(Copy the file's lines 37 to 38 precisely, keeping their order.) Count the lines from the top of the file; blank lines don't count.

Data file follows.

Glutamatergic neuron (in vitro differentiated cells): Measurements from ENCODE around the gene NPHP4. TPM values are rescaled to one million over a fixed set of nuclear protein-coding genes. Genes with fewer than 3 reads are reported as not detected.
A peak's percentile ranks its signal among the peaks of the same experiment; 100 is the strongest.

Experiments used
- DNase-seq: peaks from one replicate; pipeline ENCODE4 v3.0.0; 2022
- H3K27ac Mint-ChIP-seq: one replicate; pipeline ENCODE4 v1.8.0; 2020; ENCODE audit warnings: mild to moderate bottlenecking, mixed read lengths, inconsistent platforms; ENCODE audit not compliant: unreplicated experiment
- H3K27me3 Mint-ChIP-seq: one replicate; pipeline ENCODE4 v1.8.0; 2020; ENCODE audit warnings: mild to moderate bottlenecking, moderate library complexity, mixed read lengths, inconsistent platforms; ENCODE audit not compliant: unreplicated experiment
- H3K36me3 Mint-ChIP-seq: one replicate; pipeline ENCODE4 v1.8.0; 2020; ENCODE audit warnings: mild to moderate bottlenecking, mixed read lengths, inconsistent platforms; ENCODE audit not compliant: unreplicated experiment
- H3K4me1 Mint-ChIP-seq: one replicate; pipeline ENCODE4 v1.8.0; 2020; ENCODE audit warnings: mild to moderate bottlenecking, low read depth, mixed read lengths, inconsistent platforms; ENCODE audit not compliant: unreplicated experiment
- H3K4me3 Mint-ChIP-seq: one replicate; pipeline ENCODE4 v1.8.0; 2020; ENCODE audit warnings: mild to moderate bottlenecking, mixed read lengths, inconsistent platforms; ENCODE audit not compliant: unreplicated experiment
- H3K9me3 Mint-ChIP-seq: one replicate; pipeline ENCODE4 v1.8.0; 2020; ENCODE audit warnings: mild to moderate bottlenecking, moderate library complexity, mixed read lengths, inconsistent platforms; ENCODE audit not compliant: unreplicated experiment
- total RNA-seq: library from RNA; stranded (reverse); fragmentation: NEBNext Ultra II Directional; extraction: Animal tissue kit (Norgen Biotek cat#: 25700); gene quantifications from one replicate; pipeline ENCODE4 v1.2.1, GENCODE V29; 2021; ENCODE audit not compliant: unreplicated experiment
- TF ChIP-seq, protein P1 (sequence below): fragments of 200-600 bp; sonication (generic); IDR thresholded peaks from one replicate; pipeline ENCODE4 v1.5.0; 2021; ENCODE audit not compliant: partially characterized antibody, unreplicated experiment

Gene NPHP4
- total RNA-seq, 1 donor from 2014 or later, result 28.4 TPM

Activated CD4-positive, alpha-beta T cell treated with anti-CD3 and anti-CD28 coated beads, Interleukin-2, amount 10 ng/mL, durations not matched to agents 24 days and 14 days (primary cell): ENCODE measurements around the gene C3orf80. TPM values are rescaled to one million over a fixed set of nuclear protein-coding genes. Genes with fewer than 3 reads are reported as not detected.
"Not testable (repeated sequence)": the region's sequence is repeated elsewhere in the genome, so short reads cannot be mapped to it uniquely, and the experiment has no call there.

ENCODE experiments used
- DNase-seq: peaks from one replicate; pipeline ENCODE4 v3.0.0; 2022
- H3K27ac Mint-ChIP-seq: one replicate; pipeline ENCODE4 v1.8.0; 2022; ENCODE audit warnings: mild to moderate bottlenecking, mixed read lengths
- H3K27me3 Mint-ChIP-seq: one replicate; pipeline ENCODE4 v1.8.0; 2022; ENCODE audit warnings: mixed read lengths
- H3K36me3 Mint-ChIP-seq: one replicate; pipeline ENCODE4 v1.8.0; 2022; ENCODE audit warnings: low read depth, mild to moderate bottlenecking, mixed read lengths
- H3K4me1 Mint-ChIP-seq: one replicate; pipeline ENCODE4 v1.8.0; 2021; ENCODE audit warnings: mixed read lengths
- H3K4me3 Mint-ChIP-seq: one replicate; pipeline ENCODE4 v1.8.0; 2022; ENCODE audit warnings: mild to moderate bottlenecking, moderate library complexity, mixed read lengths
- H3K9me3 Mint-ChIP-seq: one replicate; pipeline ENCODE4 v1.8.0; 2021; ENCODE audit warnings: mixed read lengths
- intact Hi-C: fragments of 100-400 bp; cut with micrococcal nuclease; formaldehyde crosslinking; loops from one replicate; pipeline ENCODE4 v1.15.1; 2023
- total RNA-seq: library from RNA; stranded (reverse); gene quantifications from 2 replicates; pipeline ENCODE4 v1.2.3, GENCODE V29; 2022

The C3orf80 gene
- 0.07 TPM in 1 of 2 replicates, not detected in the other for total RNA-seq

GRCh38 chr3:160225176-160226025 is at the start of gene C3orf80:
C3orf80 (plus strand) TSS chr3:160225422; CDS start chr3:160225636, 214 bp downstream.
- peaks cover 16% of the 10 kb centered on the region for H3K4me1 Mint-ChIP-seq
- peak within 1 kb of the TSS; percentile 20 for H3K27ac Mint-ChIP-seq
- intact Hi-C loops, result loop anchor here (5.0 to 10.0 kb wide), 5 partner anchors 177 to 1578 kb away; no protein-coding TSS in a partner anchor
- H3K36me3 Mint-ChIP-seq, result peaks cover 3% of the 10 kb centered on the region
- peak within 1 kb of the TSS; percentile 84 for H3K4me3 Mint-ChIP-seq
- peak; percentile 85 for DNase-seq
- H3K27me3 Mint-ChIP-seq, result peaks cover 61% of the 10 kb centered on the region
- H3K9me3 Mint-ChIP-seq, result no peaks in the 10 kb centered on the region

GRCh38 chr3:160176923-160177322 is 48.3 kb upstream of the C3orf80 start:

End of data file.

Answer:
- H3K27me3 Mint-ChIP-seq, result peaks cover 61% of the 10 kb centered on the region
- H3K9me3 Mint-ChIP-seq, result no peaks in the 10 kb centered on the region